Senator CLARK. We will be very happy to have it for the record. (At the time this transcript was published the statement had not been received.)

Mr. EICHELBERGER. Thank you. First of all I want to express my own personal ideas and not those of any organization.

Senator CLARK. Mr. Eichelberger, I think that is right, and I am glad you made that point. Would you mind stating for the record what organizations you are connected with?

Mr. EICHELBERGER. I am vice president of the United Nations Association which is the outgrowth of the League of Nations Association which started in 1923. I am chairman of the Commission to Study the Organization of Peace which is its research affiliate. Many of the things that I would like to talk about this morning are subjects that

are coming before our commission in a study that we will prepare and which I will be delighted to place in your hands at some time in the future.


There are four points of the resolution that I might refer to quickly. One is that the President is hereby requested formally as speedily as possible to present specific and detailed proposals, and he shall make available to the Congress and the public generally. He is requested to transmit copies of this resolution to the heads of government, and then the substantive part as to whether a treaty, revision of the charter, or both shall accomplish the final objective.

I would like to say, Mr. Chairman, as a matter of tactics, that I wish your resolution could be passed by the Senate by June 26, because June 26 is the 20th anniversary of the United Nations. The United Nations will be having a commemorative ceremony in San Francisco. I cannot think of anything that would better arm our delegation at the San Francisco conference or have an effect on other governments as to the intention of our Government to give strong support to the United Nations if this resolution were passed and could be referred to in San Francisco and be placed in the hands of other governments.

That is, of course, we give no impression to others that we mean to find a substitute for United Nations. Of course that is not the purpose of this resolution. It seems to me that the whole purpose of the resolution is to speed up consideration of some very fundamental problems, a world of law in the light of the critical situations in the world which are before it.


Senator CLARK. Mr. Eichelberger, let me interrupt for a moment to devote your attention to what some of the cosponsors of the resolution had in mind as a possibility. It may be that the present defects in the United Nations Charter, the veto, the one vote-one country, the inadequacies of financial resources, are so grave and so difficult to remedy that a wiser course would be to proceed through the 18-nation conference at Geneva which is dealing with disarmament, and to create an agency which would be connected with the United Nations to insure its own resources, but which would consist of the major powers having military armaments and who would be in the process of disarmament. They perhaps should create their own council in which there would be no need for a veto, because they would be enforcing a treaty and there would be no need to have any smaller states which did not have any vital interest in the disarmament process, and which could, because it did consist of all of the nations having armaments, create a peace force, and perhaps also those additional institutions of law and equity, conciliation and mediation, which would be most helpful in providing tribunals to solve political problems.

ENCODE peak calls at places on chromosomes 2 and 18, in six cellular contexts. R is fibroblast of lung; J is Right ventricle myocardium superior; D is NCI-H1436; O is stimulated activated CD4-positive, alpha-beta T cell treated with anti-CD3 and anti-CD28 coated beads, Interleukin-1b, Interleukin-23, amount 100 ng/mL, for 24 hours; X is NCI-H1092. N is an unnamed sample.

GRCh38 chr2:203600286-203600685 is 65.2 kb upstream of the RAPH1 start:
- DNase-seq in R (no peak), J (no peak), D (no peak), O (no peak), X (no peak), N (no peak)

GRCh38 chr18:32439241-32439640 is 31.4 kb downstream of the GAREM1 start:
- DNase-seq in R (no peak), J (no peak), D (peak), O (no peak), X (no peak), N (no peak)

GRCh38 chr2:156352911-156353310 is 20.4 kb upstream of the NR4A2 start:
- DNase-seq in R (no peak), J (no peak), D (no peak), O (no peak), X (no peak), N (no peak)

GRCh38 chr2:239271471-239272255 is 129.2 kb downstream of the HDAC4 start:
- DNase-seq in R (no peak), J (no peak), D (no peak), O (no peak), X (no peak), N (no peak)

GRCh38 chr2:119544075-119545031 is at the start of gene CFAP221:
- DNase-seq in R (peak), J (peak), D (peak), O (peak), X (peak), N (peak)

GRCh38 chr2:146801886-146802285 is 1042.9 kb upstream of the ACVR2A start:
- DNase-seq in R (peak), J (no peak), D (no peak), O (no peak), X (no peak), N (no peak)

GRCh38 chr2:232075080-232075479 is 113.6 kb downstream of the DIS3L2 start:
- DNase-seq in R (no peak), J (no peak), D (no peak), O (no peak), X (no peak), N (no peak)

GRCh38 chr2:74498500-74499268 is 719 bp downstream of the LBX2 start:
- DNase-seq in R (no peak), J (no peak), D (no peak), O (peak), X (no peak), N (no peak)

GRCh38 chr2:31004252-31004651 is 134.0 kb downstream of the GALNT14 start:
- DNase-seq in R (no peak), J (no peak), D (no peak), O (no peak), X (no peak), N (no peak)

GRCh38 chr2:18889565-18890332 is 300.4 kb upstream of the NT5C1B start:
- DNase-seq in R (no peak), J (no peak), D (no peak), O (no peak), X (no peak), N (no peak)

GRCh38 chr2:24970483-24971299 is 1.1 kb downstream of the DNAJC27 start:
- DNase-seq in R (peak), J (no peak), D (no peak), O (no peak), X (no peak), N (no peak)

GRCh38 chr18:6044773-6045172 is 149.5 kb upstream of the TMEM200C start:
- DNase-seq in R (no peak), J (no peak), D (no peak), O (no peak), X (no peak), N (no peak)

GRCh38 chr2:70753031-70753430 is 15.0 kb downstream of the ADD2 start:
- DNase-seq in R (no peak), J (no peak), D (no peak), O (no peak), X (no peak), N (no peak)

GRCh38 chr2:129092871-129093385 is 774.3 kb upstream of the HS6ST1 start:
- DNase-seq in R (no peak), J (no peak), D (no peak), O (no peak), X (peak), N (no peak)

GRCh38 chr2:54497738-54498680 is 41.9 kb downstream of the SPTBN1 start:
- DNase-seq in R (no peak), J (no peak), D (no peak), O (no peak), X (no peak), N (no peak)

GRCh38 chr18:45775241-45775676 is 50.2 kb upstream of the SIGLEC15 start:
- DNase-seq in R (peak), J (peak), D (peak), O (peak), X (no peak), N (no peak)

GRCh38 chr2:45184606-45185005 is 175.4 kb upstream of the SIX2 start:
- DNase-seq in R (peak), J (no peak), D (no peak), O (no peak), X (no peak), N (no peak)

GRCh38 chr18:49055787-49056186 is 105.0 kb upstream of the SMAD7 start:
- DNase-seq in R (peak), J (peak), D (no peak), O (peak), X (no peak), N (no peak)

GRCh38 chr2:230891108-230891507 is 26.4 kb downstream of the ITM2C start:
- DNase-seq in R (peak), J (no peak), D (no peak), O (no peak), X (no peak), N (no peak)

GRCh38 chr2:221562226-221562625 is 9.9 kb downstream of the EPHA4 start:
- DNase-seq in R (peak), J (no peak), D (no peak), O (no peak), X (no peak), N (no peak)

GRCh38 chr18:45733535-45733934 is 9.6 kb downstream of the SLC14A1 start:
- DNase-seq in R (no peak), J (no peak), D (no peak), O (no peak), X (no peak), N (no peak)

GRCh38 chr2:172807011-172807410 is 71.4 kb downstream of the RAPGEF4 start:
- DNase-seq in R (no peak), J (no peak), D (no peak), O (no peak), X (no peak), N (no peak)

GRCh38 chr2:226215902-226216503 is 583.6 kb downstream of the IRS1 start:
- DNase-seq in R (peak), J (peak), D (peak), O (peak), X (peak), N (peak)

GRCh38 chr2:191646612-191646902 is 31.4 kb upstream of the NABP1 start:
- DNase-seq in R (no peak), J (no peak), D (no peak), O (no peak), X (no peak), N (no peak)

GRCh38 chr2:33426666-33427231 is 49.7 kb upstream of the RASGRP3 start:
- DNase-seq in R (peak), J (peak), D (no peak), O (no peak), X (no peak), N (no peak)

This is the alternative which the resolution is intended to pose but not to decide.

Mr. EICHELBERGER. I did not appreciate that. When you spoke of the revision of the charter or a treaty, I assumed your thinking was

that possibly a security system would grow out of the plan for total disarmament in a world of law.

Senator CLARK. That is correct.

Mr. EICHELBERGER. That would be drafted on the United Nations. I am inclined to believe that it may be much easier to supplement, to add to the United Nations and to make liberal interpretation than to go through the sticky problem of trying to revise the Charter.

Senator CLARK. Yes. Let us not forget that there are presently tabled at the Geneva Conference two treaties of general and complete disarmament, one proposed by the United States, the other by the Soviet Union. In addition we have the McCloy-Zorin agreement on 18 points, and while there are very, very wide differences of opinion between the Soviet Union and ourselves in that regard, it might be easier to bridge that gap than to have a revision conference for the U.N.

Mr. EICHELBERGER. I agree, I agree completely, and both plans look to strengthen the United Nations, the world of law, the United Nations police force. The question is its phasing.

Senator CLARK. That is right.

Mr. EICHELBERGER. How we get some harmony between the two plans. Therefore I would like to address myself in my closing few moments to some thoughts that I think we ought to have along with this, because other witnesses have commented on things that I might otherwise discuss.